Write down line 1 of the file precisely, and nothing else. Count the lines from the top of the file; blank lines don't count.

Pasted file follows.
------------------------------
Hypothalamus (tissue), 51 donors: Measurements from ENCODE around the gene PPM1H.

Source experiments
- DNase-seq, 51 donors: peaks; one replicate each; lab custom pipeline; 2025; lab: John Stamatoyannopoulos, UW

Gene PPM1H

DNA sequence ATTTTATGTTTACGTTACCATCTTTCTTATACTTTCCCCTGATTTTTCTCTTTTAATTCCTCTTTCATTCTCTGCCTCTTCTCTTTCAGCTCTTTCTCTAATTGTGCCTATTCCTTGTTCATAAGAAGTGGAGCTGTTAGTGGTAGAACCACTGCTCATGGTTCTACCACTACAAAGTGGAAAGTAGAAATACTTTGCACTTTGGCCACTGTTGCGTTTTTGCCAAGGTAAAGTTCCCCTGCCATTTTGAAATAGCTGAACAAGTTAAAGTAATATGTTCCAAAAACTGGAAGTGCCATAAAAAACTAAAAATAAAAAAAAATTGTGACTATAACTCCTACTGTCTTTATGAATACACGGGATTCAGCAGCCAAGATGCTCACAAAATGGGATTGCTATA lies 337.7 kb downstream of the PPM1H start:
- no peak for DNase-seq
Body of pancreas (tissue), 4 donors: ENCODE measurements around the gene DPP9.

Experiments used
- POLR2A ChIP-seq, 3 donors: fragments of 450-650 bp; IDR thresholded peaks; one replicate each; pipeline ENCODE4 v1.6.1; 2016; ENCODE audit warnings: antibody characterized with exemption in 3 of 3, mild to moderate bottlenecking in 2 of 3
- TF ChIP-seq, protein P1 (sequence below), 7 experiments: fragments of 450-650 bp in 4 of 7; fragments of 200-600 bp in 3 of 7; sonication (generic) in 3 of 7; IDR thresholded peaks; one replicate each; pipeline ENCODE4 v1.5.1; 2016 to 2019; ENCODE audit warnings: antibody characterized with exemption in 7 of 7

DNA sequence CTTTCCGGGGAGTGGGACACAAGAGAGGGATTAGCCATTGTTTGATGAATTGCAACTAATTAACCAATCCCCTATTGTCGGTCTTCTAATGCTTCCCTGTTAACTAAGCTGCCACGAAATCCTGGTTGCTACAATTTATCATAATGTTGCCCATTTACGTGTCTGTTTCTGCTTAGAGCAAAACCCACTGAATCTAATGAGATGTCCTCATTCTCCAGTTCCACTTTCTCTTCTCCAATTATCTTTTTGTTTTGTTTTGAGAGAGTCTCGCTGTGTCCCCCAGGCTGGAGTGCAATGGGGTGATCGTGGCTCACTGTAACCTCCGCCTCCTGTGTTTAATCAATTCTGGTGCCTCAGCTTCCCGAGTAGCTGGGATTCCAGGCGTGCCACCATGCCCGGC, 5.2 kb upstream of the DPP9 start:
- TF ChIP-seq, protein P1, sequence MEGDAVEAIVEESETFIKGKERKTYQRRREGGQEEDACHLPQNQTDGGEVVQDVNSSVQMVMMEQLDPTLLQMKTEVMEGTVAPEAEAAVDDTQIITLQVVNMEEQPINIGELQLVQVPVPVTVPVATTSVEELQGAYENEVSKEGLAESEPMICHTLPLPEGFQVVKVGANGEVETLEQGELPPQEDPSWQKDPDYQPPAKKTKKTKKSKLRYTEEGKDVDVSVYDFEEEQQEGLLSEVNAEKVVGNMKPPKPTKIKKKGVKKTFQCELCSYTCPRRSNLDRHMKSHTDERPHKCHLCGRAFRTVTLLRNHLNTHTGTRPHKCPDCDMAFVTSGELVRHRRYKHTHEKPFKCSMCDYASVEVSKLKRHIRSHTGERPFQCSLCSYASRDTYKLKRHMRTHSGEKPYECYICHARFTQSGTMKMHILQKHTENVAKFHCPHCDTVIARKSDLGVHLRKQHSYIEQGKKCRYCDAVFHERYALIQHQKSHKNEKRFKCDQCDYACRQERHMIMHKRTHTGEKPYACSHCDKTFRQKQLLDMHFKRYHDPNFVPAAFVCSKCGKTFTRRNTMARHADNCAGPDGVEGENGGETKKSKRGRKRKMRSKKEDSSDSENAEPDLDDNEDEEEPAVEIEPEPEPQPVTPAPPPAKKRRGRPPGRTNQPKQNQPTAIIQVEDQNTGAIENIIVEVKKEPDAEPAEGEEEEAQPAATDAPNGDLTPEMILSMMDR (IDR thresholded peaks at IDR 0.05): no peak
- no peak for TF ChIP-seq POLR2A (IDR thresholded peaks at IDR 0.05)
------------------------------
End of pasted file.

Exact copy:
Hypothalamus (tissue), 51 donors: Measurements from ENCODE around the gene PPM1H.